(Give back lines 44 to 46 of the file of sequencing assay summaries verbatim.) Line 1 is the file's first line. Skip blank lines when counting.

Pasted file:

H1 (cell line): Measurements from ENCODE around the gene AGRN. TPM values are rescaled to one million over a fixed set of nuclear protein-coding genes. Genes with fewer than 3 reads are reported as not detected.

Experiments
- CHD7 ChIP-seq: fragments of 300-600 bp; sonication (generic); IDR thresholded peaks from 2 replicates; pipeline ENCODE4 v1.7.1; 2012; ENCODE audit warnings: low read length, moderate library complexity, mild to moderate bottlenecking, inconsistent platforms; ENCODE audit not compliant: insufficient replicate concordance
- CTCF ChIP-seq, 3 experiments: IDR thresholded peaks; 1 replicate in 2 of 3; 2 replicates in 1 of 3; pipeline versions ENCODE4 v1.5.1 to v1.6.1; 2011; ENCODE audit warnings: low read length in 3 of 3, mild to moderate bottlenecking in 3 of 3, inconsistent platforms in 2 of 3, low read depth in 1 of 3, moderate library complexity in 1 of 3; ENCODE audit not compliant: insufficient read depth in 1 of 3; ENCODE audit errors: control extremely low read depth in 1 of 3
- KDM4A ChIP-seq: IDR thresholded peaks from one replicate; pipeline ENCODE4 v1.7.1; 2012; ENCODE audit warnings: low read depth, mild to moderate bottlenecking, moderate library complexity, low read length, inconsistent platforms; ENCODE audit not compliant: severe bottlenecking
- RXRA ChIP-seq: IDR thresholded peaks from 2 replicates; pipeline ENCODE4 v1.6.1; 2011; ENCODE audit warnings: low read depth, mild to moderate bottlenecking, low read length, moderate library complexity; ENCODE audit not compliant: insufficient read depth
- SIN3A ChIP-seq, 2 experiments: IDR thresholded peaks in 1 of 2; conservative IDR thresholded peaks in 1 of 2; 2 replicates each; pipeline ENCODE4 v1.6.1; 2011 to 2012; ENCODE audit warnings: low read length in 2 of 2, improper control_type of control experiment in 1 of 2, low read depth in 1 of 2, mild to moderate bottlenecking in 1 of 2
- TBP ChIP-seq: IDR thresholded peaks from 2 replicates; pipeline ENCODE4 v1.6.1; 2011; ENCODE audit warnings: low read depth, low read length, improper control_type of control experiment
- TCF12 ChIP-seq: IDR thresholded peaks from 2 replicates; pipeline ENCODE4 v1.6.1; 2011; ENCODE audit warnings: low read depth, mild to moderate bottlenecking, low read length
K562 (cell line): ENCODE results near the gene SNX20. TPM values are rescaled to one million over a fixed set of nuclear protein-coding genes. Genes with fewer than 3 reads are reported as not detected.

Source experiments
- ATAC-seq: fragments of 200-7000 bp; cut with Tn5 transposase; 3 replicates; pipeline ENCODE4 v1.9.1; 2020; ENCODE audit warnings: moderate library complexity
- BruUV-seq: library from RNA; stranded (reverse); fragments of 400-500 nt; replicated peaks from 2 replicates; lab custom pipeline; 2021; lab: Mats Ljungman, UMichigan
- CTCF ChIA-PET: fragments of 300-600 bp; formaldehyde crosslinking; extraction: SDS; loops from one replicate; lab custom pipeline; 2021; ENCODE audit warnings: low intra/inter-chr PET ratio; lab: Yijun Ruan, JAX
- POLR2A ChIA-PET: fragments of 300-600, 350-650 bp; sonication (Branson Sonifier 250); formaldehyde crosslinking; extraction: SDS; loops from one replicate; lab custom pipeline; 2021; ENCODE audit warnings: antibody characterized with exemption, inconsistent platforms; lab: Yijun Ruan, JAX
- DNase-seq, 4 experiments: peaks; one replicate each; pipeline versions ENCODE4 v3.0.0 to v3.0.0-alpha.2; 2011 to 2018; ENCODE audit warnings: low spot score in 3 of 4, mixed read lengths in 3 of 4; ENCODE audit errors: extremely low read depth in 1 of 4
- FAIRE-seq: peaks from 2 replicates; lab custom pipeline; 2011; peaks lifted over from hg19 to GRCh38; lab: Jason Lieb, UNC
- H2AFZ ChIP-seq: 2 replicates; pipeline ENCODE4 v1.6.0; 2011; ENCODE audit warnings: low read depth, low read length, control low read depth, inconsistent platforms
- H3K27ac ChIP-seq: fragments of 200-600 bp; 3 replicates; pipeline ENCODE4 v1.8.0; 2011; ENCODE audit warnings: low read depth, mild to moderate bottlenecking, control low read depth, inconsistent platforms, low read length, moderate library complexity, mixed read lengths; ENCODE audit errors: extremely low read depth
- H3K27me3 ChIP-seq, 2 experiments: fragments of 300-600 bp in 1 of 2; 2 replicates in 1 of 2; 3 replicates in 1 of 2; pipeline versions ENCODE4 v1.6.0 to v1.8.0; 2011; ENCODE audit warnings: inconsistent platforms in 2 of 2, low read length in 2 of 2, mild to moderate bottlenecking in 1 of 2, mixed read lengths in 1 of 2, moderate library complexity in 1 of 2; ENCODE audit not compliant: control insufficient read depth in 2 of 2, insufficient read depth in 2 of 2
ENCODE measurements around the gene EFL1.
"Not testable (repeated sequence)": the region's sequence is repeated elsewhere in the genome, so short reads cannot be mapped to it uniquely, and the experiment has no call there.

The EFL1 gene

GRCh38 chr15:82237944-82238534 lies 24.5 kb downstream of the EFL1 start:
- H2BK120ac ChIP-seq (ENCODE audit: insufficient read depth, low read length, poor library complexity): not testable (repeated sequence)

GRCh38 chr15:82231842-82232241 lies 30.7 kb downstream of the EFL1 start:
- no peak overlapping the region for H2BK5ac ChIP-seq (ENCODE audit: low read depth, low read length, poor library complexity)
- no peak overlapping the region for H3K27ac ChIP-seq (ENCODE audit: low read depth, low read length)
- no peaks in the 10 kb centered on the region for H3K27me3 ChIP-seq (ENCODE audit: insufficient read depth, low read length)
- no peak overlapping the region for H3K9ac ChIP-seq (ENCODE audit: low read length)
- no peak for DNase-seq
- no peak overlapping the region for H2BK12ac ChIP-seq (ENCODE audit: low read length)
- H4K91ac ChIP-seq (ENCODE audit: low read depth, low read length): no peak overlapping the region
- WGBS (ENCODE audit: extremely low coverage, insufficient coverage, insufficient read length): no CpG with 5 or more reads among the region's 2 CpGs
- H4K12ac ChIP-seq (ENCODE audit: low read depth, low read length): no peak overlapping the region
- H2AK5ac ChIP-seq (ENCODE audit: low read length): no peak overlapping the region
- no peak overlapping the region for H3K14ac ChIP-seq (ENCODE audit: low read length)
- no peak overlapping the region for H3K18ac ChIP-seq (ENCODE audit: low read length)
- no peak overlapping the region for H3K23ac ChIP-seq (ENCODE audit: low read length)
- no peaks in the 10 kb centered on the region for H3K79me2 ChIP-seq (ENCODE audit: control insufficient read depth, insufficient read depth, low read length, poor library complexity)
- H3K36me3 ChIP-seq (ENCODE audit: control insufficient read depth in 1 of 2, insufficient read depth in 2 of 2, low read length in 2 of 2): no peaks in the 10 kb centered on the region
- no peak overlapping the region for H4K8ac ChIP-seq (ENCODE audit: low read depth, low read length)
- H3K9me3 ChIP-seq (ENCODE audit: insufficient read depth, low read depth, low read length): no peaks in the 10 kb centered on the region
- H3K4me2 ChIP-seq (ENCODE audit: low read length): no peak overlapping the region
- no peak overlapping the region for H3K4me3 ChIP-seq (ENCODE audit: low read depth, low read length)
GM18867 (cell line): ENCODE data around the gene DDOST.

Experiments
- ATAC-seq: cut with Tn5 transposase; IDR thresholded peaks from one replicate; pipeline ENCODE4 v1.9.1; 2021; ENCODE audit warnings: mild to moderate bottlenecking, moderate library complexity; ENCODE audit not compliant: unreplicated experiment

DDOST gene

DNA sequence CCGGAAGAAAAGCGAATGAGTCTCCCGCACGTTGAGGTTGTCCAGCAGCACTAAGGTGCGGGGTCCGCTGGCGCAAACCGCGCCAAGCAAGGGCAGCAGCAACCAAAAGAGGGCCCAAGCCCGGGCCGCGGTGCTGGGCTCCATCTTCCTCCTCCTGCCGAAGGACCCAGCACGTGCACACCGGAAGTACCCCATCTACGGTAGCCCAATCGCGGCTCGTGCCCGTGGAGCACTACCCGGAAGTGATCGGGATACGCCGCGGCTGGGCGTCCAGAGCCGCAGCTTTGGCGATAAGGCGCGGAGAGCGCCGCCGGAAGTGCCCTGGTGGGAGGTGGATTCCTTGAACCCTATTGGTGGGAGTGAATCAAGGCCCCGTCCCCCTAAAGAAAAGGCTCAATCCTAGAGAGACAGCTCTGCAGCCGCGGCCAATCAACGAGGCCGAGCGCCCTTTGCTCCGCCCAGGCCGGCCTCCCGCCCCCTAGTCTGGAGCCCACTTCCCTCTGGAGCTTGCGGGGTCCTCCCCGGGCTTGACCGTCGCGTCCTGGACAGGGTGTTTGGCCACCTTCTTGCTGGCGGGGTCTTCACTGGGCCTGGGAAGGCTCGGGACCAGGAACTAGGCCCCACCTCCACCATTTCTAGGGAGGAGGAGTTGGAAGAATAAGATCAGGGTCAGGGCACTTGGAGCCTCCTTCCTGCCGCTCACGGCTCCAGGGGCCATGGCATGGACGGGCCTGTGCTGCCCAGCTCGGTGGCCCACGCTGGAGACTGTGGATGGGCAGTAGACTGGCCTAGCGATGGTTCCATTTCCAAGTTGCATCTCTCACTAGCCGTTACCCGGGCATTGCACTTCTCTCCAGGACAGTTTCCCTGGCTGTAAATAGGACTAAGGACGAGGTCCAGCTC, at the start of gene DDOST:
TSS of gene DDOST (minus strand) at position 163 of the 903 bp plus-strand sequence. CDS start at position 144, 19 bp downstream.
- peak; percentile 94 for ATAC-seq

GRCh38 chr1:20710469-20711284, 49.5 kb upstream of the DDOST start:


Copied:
- H3K4me2 ChIP-seq (ENCODE audit: low read length): no peak overlapping the region
- no peak overlapping the region for H3K4me3 ChIP-seq (ENCODE audit: low read depth, low read length)
GM18867 (cell line): ENCODE data around the gene DDOST.